Most African countries are still wallowing in abject poverty 45 years since independence, despite being rich in resources. To alleviate poverty, donors and development partners have pumped billions of shillings as foreign aid in Africa. Still, poverty persists. Spiritual leaders have joined the battle by praying and fasting. Different governing modes have been hailed and tried but poverty continues to bite. What is wrong with all these emancipation methods? When will Africa be given a break?
Despite the fact that Africa recognizes education as key in fighting poverty and fostering development, education continues to be a victim of political manipulation and endless debates. There have been several misleading reviews of education programs by government officials who only base their analysis on factors such as desks, teaching aids, student population per classroom and beautiful buildings.
Most parents in Africa are proud of their ‘educated’ children just because they can speak a foreign language or two, notwithstanding their inability to read and write. If this is anything to go by, then first world nations who are native speakers of English and French would not need to go to school at all, because their languages are ‘education’. But because we know that they also go to school, it means there is more to education than just learning a foreign language.
Education in Africa has been viewed as a far fetched ‘culture’ whose time has never come. It is for this reason that most African governments sponsor some of its people to study abroad so that they can share their acquired knowledge in developing their countries. Contrary to the expectations, they bring an arsenal of certificates, foreign culture and languages without any knowledge or skills. In spite of this, they return to a warm reception of executive offices, luxury vehicles, palatial mansions and heavy perks at the expense of the already strained taxpayers.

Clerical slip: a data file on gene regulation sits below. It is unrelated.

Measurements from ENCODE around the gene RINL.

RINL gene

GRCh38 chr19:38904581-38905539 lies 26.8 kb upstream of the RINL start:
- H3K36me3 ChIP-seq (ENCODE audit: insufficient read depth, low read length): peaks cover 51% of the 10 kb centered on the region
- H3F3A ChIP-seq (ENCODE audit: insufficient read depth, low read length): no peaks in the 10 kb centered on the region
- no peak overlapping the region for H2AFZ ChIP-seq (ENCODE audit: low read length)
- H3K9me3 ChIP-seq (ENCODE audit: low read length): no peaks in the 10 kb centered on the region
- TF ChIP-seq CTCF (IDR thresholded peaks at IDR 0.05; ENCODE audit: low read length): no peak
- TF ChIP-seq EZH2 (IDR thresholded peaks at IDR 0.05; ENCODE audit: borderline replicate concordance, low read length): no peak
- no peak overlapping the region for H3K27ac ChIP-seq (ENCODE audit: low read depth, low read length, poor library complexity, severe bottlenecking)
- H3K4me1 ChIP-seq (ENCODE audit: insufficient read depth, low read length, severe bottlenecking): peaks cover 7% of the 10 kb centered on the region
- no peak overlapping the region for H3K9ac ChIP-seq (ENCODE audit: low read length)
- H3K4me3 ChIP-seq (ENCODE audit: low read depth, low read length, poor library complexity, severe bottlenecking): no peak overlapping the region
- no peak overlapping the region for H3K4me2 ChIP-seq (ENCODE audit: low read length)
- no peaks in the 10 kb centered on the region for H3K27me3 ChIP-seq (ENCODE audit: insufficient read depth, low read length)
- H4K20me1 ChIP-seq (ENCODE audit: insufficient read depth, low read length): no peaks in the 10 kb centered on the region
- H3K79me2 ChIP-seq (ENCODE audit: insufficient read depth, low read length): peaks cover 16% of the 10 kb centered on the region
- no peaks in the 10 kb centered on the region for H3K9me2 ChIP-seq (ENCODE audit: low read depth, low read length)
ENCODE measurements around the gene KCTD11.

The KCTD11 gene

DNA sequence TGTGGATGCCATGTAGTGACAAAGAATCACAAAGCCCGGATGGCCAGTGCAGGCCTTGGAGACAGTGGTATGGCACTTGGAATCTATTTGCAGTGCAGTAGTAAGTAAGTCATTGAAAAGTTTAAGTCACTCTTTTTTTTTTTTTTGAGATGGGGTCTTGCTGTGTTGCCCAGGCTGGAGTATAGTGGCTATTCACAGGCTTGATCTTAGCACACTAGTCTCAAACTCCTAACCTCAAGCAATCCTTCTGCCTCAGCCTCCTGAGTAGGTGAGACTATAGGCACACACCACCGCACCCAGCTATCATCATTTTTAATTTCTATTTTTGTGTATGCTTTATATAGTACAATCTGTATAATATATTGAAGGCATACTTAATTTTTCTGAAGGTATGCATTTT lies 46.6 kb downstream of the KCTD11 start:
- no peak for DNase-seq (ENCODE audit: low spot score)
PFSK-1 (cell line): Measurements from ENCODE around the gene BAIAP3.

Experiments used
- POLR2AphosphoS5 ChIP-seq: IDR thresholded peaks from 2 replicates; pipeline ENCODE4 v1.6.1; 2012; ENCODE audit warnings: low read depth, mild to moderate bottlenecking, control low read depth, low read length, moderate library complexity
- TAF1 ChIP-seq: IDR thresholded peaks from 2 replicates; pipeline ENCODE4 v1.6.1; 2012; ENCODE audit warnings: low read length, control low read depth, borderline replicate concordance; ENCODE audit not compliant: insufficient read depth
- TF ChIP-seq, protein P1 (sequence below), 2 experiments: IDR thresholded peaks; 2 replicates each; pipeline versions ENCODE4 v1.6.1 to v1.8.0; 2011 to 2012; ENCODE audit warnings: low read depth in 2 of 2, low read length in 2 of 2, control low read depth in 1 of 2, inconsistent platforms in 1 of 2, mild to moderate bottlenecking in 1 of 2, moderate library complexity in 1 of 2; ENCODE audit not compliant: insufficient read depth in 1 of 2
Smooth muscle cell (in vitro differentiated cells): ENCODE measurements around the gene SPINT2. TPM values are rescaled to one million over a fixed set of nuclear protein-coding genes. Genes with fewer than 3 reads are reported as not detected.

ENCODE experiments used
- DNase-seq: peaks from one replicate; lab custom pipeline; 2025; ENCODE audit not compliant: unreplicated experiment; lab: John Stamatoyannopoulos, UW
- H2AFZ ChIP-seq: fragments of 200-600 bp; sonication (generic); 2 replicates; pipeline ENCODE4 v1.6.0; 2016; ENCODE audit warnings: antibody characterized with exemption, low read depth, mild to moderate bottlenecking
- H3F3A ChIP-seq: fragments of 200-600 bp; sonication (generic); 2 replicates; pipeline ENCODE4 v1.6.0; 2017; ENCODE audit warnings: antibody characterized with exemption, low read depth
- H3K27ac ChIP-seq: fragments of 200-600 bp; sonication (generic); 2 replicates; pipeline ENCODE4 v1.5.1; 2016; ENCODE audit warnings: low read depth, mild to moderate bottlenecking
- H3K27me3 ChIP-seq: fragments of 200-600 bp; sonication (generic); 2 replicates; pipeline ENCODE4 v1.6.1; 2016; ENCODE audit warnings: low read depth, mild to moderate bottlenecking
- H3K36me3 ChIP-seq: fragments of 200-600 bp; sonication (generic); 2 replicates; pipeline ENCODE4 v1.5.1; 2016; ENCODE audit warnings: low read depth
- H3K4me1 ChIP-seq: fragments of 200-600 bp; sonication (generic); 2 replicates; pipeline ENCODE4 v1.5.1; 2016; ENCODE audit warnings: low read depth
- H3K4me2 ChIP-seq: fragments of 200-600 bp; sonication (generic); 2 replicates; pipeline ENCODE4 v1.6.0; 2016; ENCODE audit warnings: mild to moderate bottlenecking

The supposed ‘saviors’ to Africa have become a burden to government and society. Although they carry prestigious titles, their impact has never been felt. They have failed in leading others in development projects. For lack of innovation, they never do a hands-on job. Everything is done on their behalf. They do without thinking or innovating new approaches to Africa’s development. All they accomplish is auctioning Africa’s natural resources to foreigners in the guise of development partners and perpetually beg for aid. They should not be referred to as ‘educated’ people; they are ‘cultural slaves’.
It is amazing to note that most educated African youths migrate to urban areas to look for jobs. Jobs they have no clue about. The same youths leave behind huge chunks of arable land that would have otherwise been cultivated using the acquired knowledge to achieve better farm yields. Graduates would rather earn $50 per month and go hungry than leave the city. With this kind of system, it is effortless to dream of Africa that manufactures motor vehicles and other machinery.
The sub-standard education system is to blame for poor leadership in Africa. It has led to leaders being voted in on the basis of their tribal alignment, family ties, religion-standings and even appearance. Only after elections do citizens realize they voted in thieves who steal from their own countries, stuff their ‘wealth’ in foreign bank accounts and use their positions of influence to put up sky scrapers that they claim are symbols of wealth.
Africa needs a proper education system that is devoid of political intrigues and heavy foreign alignment. The continent needs an education system based on skills and creativity, ability to forecast, analyze, critique and give objective opinion. Any education system should be designed to yield knowledge and not certificates. With knowledge, one has the ability to achieve amazing accomplishments. One is able to create technologically viable working methods and modalities that cannot be beaten by skewed development plans.
Real knowledge gives people the ability to criticize and liberate their countries from a corroded leadership whose mandate is baseless. It teaches one to demand for service delivery and not beg for it instead.